Monthly Archives: May 2017

Learn More About A Practice on Small Group Defending

Pressure The Game Groups of three; one ball per group. Player A rolls the ball (receiving ground balls) or tosses the ball (receiving air balls) to either player B or player C. In this example, player C must control the ball and get a completed pass to player B. While this is occurring, player A immediately challenges player C and tries to win the ball back. After successful pass, player C would then pick up the ball and repeat the activity as the defender. The defender is awarded a point for winning the ball back and gets to throw again.

Coaching Points
Encourage defender to pressure quickly after the toss. Defender needs to work hard at closing down the space while the ball is in flight.
Receiving player’s first touch should be away from the pressuring defender.
Player receiving the pass should move to create a clear passing lane.
Do not allow the receiving player to one touch the incoming toss. This is a receiving drill, as well as a drill that serves as a good warm-up for practices dealing with defenders.
Small Game: 20 to 25 minutes Activity Level: Medium progression to high Space: Defined smaller space; 3 to 5 players per group
Pressure / Cover Defending The Game 2 vs. 2 with goals marked out in the corner of the grid. Have a regular game with periods of about 2 to 3 minutes in duration and have plenty of extra balls ready to keep the game flowing.
PillDefendingPressure
Coaching Points: Defending Principles of Play
Pressure on the ball: Do not let the first attacker’s head come up.
Second defender must cover the goal as well as be aware of the second attacker.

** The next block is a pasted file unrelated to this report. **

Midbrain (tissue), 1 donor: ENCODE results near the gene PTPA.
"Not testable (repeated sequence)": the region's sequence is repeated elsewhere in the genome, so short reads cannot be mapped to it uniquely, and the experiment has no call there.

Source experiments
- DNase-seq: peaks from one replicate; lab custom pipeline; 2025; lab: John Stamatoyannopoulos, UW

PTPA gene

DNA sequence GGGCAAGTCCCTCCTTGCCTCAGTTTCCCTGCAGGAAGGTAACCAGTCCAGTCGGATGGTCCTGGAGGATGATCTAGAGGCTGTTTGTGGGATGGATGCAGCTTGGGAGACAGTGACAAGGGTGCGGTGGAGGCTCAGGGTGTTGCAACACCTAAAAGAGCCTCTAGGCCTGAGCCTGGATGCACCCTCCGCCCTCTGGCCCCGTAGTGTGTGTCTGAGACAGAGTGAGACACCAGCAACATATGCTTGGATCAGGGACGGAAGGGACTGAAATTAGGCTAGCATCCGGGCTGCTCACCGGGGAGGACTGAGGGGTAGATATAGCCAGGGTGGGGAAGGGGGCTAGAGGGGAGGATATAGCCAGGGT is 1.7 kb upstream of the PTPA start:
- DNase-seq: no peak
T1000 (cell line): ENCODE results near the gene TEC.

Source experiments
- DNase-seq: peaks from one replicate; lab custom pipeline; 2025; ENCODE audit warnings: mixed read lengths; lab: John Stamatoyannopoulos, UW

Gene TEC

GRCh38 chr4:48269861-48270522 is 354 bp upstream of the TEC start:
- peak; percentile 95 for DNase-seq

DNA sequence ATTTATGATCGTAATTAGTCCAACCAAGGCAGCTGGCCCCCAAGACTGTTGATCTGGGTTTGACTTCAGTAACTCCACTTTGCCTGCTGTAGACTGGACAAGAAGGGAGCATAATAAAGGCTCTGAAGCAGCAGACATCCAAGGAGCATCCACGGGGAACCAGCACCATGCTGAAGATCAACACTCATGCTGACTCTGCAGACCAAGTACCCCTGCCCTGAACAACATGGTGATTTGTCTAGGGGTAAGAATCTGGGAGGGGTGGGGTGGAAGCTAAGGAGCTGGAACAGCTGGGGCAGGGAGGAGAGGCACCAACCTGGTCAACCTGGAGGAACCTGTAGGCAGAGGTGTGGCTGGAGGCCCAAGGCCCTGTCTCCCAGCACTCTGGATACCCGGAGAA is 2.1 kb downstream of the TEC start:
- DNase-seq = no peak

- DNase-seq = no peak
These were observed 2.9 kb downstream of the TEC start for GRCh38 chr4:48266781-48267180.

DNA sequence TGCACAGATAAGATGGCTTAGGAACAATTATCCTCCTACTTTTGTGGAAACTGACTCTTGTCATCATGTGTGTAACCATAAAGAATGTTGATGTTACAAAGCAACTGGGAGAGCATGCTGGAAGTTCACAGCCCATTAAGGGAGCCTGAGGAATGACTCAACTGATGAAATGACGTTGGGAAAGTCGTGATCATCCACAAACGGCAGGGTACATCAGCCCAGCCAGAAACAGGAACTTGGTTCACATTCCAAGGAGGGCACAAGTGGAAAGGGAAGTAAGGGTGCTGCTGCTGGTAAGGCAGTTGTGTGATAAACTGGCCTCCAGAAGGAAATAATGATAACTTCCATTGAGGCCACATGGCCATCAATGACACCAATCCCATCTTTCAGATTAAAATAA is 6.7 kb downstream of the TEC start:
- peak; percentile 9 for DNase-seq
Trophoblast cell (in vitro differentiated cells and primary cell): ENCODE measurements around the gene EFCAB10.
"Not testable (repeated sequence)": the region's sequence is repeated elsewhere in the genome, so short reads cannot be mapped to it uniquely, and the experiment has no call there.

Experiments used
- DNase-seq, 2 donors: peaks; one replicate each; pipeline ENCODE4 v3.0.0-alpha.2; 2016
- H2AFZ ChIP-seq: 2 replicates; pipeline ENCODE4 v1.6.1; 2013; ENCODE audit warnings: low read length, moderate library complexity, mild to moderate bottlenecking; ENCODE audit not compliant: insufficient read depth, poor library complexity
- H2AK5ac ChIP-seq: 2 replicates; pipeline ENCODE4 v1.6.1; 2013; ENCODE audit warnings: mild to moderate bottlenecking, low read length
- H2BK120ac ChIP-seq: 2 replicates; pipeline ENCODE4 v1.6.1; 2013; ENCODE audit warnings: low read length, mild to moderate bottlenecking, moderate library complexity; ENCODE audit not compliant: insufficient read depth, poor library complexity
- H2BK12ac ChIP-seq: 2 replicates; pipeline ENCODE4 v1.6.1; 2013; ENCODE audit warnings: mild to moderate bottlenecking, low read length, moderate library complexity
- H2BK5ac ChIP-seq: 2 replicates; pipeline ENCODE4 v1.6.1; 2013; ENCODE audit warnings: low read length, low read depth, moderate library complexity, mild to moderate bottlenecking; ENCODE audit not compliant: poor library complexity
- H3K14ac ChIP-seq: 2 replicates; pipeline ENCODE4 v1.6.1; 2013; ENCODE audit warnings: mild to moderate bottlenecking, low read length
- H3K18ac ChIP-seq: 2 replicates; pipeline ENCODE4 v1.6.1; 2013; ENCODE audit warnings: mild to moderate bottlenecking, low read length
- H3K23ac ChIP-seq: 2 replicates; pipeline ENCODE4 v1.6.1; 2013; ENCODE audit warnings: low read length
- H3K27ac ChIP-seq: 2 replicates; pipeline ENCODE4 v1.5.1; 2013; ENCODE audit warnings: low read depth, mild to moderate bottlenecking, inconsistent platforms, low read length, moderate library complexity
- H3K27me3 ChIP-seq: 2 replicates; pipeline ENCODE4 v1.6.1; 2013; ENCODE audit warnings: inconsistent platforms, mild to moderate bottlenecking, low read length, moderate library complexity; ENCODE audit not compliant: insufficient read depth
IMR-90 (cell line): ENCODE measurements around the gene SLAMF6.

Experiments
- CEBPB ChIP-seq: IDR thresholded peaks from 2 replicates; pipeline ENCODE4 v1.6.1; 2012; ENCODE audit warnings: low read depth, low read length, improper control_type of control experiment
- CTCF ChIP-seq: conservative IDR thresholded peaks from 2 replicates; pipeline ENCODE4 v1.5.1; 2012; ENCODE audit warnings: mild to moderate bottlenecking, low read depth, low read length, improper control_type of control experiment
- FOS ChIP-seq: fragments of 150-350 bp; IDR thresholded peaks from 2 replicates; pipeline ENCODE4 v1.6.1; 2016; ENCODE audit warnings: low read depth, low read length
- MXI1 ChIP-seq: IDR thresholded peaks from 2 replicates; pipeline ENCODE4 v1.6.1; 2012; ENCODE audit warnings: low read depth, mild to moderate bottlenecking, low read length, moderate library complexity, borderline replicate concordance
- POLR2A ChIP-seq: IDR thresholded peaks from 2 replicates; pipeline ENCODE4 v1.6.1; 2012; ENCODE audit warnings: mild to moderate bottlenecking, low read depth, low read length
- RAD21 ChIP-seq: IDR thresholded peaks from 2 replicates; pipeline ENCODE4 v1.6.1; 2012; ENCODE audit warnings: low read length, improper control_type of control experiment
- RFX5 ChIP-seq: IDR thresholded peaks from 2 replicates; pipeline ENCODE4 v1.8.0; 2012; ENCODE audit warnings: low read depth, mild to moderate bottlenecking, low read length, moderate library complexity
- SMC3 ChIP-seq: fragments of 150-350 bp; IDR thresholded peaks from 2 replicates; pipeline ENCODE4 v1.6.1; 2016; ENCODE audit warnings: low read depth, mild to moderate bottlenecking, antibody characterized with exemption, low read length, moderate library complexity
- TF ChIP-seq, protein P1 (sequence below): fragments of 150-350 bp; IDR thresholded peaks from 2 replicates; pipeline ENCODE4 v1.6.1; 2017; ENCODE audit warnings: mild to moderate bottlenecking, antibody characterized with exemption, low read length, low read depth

First defender tries to channel the attacker into the sideline and away from the second attacker. This is easier to do since the goals are in the corners of the grid, the sidelines come up quicker.
When first defender has made the play predictable, second defender tries to double team.
Make sure the defenders stay balanced, that they do not become too spread out, enabling the attacking team to make splitting passes.
As soon as the ball is won, can they shoot? This is the best time to do so because the attacking team is not in a good defending posture.
Four Goals–End Line The Game 4 vs. 4, Each team defends two goals and attacks two goals. Having the goals on the end lines makes this game more realistic as it forces the attacking team to have more of a direction to their attack. (A good session for U-12 players and above.)
Four Goals Soccer Drill
Coaching Points: Defending Principles
Defending becomes particularly challenging since the defending team has two goals to defend, essentially turning this into a 6 vs. 4 game.
It is a good idea to first allow each team to decide themselves, where they are going to try to win the ball. In other words, are they going to challenge the ball all over the field, or will they hang back and try to only defend the space close to their own goals?